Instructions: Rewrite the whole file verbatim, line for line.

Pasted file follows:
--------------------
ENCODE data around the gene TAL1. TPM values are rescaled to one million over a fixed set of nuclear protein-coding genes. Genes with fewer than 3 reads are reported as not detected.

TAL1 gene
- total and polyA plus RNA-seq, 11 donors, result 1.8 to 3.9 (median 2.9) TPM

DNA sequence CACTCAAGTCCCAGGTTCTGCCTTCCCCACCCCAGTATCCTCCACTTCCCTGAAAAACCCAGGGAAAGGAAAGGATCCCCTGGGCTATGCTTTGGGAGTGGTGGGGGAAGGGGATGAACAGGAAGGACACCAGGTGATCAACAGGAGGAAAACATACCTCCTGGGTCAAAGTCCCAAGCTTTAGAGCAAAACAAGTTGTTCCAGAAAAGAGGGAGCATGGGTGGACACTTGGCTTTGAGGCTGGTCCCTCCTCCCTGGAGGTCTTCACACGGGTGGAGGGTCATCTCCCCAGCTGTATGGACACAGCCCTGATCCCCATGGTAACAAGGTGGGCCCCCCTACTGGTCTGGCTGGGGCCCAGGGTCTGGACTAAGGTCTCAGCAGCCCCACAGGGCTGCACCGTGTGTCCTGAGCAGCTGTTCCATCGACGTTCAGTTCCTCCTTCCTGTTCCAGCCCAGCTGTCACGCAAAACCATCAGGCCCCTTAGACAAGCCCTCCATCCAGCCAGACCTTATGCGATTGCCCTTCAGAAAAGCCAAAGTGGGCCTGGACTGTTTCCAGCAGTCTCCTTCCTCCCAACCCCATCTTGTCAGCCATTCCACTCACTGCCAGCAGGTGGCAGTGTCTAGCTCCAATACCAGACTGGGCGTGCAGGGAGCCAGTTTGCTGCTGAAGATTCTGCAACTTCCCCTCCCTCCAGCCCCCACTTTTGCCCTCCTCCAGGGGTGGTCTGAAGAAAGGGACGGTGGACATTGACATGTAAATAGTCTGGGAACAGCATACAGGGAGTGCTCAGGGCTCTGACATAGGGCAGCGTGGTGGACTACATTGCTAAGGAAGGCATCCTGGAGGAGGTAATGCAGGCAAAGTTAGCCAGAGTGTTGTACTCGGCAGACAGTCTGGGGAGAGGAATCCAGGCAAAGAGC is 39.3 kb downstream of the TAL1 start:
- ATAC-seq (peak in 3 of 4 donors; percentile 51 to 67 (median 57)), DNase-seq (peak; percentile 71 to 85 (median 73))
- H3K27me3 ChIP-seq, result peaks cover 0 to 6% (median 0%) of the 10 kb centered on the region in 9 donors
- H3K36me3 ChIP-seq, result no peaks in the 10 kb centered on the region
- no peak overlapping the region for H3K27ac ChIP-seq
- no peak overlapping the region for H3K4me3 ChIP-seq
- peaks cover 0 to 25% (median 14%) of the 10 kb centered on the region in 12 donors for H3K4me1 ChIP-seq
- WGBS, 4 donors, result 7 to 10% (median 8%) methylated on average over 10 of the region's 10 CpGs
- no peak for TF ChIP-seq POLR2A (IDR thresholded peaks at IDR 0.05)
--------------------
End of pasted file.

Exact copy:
ENCODE data around the gene TAL1. TPM values are rescaled to one million over a fixed set of nuclear protein-coding genes. Genes with fewer than 3 reads are reported as not detected.

TAL1 gene
- total and polyA plus RNA-seq, 11 donors, result 1.8 to 3.9 (median 2.9) TPM

DNA sequence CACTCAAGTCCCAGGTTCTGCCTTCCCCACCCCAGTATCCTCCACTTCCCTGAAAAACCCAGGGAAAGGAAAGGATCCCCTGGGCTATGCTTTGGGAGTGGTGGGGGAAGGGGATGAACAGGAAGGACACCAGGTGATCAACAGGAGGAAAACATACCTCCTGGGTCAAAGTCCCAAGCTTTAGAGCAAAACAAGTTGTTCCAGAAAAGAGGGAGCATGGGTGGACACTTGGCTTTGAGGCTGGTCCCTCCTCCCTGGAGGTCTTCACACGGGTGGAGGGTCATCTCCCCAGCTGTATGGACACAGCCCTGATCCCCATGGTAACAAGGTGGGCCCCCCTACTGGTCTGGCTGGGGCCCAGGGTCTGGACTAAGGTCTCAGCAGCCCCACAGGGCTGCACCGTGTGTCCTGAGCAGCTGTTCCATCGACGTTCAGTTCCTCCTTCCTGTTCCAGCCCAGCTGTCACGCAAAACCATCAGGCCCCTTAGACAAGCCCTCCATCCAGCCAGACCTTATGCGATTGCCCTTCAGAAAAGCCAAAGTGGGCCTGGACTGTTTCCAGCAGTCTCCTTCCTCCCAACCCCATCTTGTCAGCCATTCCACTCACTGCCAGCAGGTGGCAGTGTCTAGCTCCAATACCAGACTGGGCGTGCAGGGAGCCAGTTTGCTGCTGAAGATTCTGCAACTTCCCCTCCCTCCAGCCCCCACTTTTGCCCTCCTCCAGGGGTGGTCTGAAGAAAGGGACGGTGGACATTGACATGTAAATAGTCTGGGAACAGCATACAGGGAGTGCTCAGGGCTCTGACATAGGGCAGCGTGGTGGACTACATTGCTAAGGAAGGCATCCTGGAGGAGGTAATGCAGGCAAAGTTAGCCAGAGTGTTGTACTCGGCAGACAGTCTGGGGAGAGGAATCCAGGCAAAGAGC is 39.3 kb downstream of the TAL1 start:
- ATAC-seq (peak in 3 of 4 donors; percentile 51 to 67 (median 57)), DNase-seq (peak; percentile 71 to 85 (median 73))
- H3K27me3 ChIP-seq, result peaks cover 0 to 6% (median 0%) of the 10 kb centered on the region in 9 donors
- H3K36me3 ChIP-seq, result no peaks in the 10 kb centered on the region
- no peak overlapping the region for H3K27ac ChIP-seq
- no peak overlapping the region for H3K4me3 ChIP-seq
- peaks cover 0 to 25% (median 14%) of the 10 kb centered on the region in 12 donors for H3K4me1 ChIP-seq
- WGBS, 4 donors, result 7 to 10% (median 8%) methylated on average over 10 of the region's 10 CpGs
- no peak for TF ChIP-seq POLR2A (IDR thresholded peaks at IDR 0.05)